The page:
Chapter 1 -- Barrett reviews this on page 16, the section, "Why Do We Believe?"   He even starts out with, To summarize . . .   I like that!  In that chapter we have heard about nonreflective beliefs, and reflective beliefs.   Cognitive scientists theorize that we (all people) have certain "tools" -- inborn?  learned? -- that allow us to hold beliefs about the world around us.  The nonreflective tools react immediately, without thinking, so to speak, and make assessments about the world.   We will go with those instant beliefs -- we could call them intuitive beliefs -- unless there is good reason not to -- if upon reflection, given evidence and reasons, we disbelieve those initial beliefs. 

Chapter 2 -- Barrett starts applying these tools of the mind to our beliefs about gods -- supernatural "agents" be they ghosts or gods or dead uncle Ned who keeps bothering us.  If they are to be believable, they must be "minimally counterintuitive" -- MCI.  They can't be way crazy -- counter to those tools of the mind so wildly that no one would believe.  But a little off, surprising -- enough to catch our attention, and remember.   Barrett summarizes on page 30 -- Taking Stock So Far.  Thank you, Justin.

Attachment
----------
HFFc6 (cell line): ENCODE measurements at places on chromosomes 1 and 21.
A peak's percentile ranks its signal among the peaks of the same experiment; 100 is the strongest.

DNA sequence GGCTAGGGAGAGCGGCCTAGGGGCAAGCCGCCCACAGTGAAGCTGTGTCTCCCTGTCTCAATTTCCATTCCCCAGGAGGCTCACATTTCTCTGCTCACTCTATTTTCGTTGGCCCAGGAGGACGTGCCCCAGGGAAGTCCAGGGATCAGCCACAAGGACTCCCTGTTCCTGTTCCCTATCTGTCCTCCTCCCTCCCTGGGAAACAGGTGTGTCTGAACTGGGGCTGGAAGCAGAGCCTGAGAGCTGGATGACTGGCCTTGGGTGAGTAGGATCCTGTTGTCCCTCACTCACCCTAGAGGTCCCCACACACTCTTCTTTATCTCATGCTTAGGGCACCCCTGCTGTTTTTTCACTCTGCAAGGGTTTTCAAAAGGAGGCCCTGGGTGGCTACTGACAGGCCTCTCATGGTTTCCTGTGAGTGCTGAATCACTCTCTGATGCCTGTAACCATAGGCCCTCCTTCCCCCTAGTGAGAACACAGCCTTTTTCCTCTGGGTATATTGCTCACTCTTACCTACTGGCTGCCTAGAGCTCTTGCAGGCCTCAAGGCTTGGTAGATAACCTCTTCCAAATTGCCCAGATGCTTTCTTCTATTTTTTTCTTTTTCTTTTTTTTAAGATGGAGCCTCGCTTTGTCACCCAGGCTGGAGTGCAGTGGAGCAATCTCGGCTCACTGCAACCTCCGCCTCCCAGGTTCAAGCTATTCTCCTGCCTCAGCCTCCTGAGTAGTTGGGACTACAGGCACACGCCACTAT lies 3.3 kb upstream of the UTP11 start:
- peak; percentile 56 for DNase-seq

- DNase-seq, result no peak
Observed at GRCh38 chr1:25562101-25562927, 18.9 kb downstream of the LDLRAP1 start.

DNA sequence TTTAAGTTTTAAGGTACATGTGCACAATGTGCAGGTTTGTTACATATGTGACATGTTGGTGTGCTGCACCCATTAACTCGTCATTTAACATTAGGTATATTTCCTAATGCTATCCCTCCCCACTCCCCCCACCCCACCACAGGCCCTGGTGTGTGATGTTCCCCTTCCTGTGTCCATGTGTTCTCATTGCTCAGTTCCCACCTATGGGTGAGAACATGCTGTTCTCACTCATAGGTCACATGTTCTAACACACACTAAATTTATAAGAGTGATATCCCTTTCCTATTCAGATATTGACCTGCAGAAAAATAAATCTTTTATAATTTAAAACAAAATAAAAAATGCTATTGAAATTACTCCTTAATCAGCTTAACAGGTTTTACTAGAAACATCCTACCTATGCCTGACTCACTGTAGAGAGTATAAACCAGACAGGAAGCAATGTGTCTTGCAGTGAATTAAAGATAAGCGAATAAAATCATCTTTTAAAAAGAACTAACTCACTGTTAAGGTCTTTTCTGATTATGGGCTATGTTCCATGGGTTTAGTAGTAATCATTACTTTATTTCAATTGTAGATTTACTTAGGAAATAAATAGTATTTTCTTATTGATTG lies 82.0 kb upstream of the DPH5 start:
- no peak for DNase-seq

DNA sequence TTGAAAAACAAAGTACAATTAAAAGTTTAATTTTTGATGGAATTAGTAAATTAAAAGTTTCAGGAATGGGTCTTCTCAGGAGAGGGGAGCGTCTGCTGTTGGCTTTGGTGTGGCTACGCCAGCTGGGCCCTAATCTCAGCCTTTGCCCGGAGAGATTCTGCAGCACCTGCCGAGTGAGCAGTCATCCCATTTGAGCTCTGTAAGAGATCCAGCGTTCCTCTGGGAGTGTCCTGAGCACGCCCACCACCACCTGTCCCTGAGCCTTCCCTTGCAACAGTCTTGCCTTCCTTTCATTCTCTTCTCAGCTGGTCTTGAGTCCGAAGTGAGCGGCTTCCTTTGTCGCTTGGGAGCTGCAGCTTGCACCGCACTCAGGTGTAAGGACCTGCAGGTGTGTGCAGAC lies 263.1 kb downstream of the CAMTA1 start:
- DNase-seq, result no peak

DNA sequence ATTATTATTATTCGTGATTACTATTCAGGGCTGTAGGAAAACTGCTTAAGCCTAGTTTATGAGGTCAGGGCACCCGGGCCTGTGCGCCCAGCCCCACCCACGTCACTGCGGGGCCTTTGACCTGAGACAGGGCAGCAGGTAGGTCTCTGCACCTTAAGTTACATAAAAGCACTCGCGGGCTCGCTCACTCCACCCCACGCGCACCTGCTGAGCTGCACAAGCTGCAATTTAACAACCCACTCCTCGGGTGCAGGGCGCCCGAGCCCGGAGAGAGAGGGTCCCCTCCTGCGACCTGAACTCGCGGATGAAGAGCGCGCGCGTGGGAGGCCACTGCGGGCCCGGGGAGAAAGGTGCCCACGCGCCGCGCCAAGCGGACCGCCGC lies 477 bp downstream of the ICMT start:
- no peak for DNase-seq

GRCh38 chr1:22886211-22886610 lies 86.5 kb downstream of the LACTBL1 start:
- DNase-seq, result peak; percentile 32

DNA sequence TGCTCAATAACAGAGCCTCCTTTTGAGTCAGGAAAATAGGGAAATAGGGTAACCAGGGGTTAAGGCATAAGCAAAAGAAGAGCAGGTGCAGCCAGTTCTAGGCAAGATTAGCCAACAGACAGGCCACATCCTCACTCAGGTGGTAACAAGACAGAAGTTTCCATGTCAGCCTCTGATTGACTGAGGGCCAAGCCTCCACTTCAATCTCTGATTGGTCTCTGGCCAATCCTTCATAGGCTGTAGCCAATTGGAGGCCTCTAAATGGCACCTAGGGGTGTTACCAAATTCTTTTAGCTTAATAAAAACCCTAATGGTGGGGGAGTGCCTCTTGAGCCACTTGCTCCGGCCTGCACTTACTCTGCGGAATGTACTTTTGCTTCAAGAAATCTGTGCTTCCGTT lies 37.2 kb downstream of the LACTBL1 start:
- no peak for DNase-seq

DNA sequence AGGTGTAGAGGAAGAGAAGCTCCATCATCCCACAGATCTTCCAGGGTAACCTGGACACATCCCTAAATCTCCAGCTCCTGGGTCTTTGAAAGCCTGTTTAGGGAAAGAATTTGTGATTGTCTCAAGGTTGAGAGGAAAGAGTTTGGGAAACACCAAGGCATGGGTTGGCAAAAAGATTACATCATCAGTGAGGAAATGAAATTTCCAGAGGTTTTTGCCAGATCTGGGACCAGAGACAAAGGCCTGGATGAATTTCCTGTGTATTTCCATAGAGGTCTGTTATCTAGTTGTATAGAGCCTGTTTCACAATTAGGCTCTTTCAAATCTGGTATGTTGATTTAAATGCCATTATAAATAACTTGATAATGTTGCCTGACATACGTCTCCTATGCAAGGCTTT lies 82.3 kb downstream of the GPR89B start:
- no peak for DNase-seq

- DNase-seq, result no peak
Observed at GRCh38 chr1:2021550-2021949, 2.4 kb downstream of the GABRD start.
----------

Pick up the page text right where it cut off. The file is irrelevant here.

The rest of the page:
Chapter 3 --  The origins of beliefs in gods -- ADD, no . . . HADD.   Barrett says that one of the tools of the mind -- the Agency Detection Device -- is especially important in religious beliefs.  We like to find "agents" around us . . .  in fact we LOVE to find them, and so use the Hyperactive Agency Detection Device, finding agents even in places where they aren't.  That great phrase "to summarize" pops up again the middle of page 33, reviewing HADD.